One of M.C. Escher’s works.

Patterns are fun.  Repeating images provide visual harmony, and seeing the entire picture–noticing how perfectly placed each element is, and stepping back to see how everything comes together–can be quite the pleasant experience of visual delight and revelation.

I recall my first year of Fine Arts, we had one plate (or project) that was entitled “Modular Design”.  We had to come up with four designs, and apply these onto a grid by assigning each design as a variable and applying them to an equation, in order to find out where each design goes on the grid.  The wrong calculation will give you–well, a less than harmonious picture.  I recall erasing quite a lot.  😛

But Mathematics isn’t every creative’s waterloo.  In fact, there are quite a number of artists that reference Science and Math.  One in particular–M.C. Escher, has works that most of us have probably seen in Math or Visual Perception class.  In doing a bit of research on tesselations for the upcoming pattern screen printing workshop, I became re-acquainted with his work, having first seen his impossible images in class.  Looking through his tessellations though, it felt like I had made some wonderful discovery on a rainy Saturday.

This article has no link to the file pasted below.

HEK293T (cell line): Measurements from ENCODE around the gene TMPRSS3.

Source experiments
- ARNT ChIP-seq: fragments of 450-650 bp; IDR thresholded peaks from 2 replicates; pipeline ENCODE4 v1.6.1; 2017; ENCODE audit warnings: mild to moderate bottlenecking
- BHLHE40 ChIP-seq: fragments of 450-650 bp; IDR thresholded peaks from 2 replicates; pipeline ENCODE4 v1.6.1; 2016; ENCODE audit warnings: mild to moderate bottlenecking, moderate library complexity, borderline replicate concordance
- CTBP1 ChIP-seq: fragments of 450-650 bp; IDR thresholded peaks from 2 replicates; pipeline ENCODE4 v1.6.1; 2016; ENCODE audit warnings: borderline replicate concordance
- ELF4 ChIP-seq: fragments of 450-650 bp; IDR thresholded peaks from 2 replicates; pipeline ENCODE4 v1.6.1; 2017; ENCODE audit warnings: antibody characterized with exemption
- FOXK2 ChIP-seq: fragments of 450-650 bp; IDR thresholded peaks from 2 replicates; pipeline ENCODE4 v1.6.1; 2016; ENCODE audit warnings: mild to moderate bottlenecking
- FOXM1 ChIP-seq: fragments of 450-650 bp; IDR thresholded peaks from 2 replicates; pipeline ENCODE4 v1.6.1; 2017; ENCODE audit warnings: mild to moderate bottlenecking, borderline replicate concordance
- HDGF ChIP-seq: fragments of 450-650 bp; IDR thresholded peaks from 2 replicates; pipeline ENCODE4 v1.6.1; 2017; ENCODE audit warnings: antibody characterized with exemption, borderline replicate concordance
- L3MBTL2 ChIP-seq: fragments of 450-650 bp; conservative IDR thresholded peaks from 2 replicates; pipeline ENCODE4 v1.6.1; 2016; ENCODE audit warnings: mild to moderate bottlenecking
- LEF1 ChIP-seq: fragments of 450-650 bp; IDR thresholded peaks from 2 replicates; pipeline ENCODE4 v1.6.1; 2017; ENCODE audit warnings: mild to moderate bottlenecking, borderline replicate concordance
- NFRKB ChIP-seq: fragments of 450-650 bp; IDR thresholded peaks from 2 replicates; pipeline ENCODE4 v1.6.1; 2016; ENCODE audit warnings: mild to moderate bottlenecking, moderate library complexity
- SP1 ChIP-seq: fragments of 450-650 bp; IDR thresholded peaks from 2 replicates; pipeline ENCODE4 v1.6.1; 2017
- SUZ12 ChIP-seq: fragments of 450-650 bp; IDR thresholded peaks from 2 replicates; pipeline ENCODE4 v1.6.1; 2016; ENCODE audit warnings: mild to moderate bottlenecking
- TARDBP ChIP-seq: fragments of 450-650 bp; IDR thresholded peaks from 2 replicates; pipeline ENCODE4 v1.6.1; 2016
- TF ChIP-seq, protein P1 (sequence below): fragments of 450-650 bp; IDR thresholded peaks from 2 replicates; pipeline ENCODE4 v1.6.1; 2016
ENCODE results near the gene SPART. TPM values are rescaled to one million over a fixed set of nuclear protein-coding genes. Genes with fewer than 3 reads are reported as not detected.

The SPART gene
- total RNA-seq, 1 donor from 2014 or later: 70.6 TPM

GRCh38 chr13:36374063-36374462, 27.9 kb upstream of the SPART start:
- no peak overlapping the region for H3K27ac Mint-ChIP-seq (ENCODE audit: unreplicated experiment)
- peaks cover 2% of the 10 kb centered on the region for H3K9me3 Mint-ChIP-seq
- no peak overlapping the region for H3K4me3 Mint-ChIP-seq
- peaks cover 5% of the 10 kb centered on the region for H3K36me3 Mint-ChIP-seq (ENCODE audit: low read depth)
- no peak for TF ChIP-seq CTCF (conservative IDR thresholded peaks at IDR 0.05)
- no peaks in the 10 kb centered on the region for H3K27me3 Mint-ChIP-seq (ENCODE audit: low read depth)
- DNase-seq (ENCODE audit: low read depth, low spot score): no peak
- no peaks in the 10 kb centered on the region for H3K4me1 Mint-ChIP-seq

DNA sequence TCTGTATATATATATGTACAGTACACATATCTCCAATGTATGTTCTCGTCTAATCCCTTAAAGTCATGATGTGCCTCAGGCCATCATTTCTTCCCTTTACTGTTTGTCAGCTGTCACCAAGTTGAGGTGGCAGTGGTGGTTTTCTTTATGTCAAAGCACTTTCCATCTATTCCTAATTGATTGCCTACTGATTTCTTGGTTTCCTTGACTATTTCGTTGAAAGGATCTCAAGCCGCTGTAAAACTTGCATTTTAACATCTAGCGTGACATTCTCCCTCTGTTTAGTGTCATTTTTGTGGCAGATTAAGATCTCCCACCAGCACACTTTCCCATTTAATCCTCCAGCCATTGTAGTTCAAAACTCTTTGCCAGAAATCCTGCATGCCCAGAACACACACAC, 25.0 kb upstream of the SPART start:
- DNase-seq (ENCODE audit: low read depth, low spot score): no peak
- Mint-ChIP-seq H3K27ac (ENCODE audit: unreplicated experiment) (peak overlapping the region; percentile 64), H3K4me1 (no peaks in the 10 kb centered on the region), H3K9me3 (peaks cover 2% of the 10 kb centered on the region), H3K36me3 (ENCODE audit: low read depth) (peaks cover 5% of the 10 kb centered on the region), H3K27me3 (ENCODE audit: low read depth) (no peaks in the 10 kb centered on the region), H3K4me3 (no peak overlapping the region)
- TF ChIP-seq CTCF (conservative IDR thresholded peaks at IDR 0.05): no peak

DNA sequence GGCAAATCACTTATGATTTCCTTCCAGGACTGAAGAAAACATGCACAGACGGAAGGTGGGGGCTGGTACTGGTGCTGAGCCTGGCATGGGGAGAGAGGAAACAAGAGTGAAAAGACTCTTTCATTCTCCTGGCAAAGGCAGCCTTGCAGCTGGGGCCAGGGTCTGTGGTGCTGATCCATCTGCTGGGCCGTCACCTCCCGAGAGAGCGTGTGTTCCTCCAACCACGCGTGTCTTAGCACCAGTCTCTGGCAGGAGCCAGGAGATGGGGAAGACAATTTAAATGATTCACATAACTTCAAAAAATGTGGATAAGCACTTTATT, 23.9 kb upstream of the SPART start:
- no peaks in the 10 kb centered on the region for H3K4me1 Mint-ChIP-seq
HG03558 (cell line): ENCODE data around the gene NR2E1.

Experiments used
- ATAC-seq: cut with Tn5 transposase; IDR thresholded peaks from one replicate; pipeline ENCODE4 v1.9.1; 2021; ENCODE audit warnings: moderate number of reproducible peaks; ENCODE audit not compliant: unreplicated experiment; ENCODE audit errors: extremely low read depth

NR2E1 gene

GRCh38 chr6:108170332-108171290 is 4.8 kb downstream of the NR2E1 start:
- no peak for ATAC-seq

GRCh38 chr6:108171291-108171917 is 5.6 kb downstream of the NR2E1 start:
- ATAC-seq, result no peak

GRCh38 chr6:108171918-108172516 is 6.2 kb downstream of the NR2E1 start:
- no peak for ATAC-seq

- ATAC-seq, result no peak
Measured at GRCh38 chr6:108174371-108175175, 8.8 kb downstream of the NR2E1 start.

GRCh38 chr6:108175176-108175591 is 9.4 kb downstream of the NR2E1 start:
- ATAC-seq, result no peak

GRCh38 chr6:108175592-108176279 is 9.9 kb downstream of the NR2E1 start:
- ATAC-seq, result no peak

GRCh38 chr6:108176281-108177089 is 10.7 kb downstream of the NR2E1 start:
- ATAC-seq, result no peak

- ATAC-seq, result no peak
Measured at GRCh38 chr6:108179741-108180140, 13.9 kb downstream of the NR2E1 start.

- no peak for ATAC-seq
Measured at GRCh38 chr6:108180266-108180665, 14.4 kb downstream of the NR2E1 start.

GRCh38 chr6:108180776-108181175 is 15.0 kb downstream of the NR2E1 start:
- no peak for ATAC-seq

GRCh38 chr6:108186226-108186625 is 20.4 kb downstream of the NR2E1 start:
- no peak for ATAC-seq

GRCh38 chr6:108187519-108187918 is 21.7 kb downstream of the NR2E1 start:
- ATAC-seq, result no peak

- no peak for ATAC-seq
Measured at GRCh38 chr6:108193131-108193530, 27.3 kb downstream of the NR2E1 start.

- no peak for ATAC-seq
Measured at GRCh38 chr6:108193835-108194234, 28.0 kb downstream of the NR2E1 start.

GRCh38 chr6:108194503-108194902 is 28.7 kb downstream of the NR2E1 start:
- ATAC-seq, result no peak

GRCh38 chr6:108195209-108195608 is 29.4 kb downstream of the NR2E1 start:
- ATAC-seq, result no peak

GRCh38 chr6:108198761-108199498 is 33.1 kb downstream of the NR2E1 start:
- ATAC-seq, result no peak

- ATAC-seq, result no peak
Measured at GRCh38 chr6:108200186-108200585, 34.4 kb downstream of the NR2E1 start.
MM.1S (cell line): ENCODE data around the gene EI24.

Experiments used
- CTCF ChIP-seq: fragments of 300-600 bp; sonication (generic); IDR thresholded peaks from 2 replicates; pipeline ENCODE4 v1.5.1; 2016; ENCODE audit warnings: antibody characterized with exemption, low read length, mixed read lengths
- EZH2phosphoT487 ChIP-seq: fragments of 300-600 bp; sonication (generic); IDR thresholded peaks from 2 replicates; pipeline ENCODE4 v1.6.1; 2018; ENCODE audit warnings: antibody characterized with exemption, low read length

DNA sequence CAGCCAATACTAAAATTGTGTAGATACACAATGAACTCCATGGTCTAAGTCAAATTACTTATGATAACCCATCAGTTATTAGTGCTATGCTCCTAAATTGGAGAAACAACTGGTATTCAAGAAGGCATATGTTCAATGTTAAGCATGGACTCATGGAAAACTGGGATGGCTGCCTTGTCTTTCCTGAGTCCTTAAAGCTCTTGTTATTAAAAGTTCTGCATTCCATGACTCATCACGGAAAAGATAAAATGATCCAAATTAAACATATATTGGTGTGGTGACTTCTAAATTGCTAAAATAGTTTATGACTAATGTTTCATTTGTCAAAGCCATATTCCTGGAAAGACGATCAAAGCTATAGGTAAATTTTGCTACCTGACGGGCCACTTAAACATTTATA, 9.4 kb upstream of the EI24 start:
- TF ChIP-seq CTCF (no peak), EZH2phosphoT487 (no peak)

Whimsical patterns

Whimsical and wonderful, one couldn’t help but marvel at the symmetry of his patterns.  All this before computers!  Imagine that.

Looking closer to home, we see beautiful patterns in many of our cultural objects–from banig patterns to hand-woven fabrics.  We’ll post about those next.

For now, enjoy these videos we dug up on M.C. Escher’s work.  They’re really quite trippy.  The artworks above are from his website here.